In the general case, the way we add those bits is up the scheme used. The most popular one is the Hamming code. In the Hamming code the number of Parity/Check bits p must be:
2p ≥ m + p + 1
where m = number of data bits and p = number of check bits.
An example:
Find the number of check bits required to detect and correct a single bit error in the BCD code for 910 = 10012
As a guess we can try p = 2 then 2p = 22 = 4, but since 4 + 2 + 1 = 7 and 4 is not ≥ 7, p = 2 is not enough.
However, if we now try p = 3 then 2p = 23 = 8 and m + p + 1 = 4 + 3 + 1 = 8. Therefore p = 3 is sufficient.
A Hamming code includes several parity bits, to be able to detect and correct 1-bit errors. In principle the parity bits may go in many different places, but the most common use is interspersed with the data bits, because:
To get the position of the check bits we count the bits from right to left (i.e. LSB to MSB) starting from 1, and the check bits are at positions 1, 2, 4, 8, 16, 32, etc, all powers of 2. All the other bits are data bits, part of the message.
Bit Position | 10 |
9 |
8 |
7 |
6 |
5 |
4 |
3 |
2 |
1 |
---|---|---|---|---|---|---|---|---|---|---|
Data/Parity | D6 |
D5 |
P4 |
D4 |
D3 |
D2 |
P3 |
D1 |
P2 |
P1 |
The table above is an example of Hamming code for 6 data bits (P = parity bit, D = data bit).
The scheme works by using each check bit as a parity bit for a specific group of bits, as follows:
We can think about it in a different way:
An example: determine the single bit error-correcting Hamming code for the data 10112. Use EVEN parity. From the formula we can see that p = 3 is sufficient, so we can write:
7 |
6 |
5 |
4 |
3 |
2 |
1 |
1 |
0 |
1 |
1 |
Therefore the final code is 1 0 1 0 1 0 1.
The idea is that the parity bits cover each bit (data and parity) with a unique pattern, that is each bit (including the parity bits) is covered by a unique combination of parity bits. For example, bit 5 is covered by bits P1 and P3 only and exclusively, and bit 4 is covered by P3 exclusively.
Then, if we check and find a parity error on bits P1 and P3, but no other parity errors, we know that the problem is with bit 5. So, if bit 5 is a 1, we change it to 0, and if it is a 0 we change to 1 to correct the symbol.
It may be surprising that we are only interested in 1-bit errors, but in computer operation 2-bit errors are very, very unlikely. If the probability of a 1-bit error is of the
order of 10-9, that is 1/1,000,000,000, this is really small, but if a computer makes
10,000,000 moves a second, on average you get an error every 100 seconds = less than
2 minutes.
However, since these communications are most likely parallel, 2-bit errors occur when there is one error on two lines at the same time. That is, the probability is the product of the two probabilities 10-18. With the same computer you get a 2-bit error once every 1011 seconds = once every 3,171 years.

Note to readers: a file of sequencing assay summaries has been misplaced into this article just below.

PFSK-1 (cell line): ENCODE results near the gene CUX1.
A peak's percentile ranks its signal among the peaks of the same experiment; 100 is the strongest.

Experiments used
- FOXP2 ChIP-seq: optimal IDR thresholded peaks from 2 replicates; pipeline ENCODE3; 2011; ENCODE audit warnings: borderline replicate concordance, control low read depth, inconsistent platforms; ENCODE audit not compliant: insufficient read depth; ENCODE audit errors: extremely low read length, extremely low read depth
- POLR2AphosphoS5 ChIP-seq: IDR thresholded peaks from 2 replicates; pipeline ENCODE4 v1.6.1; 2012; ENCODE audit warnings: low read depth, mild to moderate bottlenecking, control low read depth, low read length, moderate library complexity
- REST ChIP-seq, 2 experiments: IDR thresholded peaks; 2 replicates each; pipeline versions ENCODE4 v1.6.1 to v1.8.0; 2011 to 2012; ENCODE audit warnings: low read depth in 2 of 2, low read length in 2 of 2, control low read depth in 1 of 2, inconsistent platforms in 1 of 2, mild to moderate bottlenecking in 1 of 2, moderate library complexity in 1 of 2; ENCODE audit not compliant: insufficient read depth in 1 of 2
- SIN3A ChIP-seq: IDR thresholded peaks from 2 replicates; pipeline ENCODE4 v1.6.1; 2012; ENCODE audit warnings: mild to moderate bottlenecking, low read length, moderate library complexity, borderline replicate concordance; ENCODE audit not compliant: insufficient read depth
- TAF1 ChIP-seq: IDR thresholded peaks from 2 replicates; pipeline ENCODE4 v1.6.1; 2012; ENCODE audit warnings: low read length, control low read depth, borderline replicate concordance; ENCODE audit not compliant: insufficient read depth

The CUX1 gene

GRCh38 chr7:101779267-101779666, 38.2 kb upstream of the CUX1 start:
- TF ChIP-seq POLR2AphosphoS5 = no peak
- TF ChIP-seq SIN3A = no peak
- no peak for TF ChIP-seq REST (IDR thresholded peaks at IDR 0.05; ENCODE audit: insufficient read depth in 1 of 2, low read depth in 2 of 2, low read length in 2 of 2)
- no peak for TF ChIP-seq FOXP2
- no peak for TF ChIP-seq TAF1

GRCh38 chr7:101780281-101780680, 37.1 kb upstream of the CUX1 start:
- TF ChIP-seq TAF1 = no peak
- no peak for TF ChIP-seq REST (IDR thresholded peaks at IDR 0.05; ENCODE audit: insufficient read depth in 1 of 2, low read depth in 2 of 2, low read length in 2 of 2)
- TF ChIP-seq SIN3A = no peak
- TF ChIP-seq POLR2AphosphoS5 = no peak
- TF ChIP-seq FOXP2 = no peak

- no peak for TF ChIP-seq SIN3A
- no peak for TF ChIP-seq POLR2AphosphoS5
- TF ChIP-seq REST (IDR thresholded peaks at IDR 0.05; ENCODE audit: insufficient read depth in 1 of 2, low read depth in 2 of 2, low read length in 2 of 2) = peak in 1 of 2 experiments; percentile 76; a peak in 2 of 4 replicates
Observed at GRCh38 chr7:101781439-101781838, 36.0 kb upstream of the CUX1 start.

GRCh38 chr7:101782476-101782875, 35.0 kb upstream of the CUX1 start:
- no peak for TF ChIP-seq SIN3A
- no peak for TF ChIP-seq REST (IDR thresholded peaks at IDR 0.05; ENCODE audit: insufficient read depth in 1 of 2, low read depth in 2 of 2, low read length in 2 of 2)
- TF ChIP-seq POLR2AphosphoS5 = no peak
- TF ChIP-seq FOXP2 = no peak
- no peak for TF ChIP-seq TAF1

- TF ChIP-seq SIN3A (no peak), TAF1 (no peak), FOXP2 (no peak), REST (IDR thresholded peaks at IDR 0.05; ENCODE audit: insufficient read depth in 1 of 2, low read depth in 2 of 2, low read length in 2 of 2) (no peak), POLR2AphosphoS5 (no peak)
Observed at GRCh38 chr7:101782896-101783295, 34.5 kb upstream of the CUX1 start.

There may be other considerations, specifically to do with data communications. It is quite common to establish communications over noisy lines, for example, and then the probability of errors increase dramatically. It often happens that there is a short period when may be multiple-bit errors, and it would be impracticable to use a Hamming code in this situation. Other schemes more appropriate to this problem are used instead.
The ability of a Hamming code to correct an error is based on the assumption that only one bit has changed. Changes of two or more bits either are not going to be detected, or will give a false indication of which bits are in error. A common scheme to improve on the situation is called SECDED Coding (single-error correct, double-error detect), which makes possible the correction of single-bit errors and the detection, but not correction, of double-bit errors.
The original Hamming code is extended by using the unused P0 bit as a parity (odd or even) bit for all the bits in the transmitted symbol. In this way, if one bit is in error, the Hamming checks will fail for a particular set of bits, and also the overall parity will be wrong.
We may then assume that there has been a 1-bit error and the Hamming code can correct it. If 2 bits are in error, some Hamming checks will fail but the overall parity will be right, indicating that more that 1 bit was in error but this time we are not able to correct it.
Summarising, using SECDED coding:
Of course, is there have actually been more than 2 errors, the SECDED scheme will give a wrong result. As we have discussed, this is very unlikely.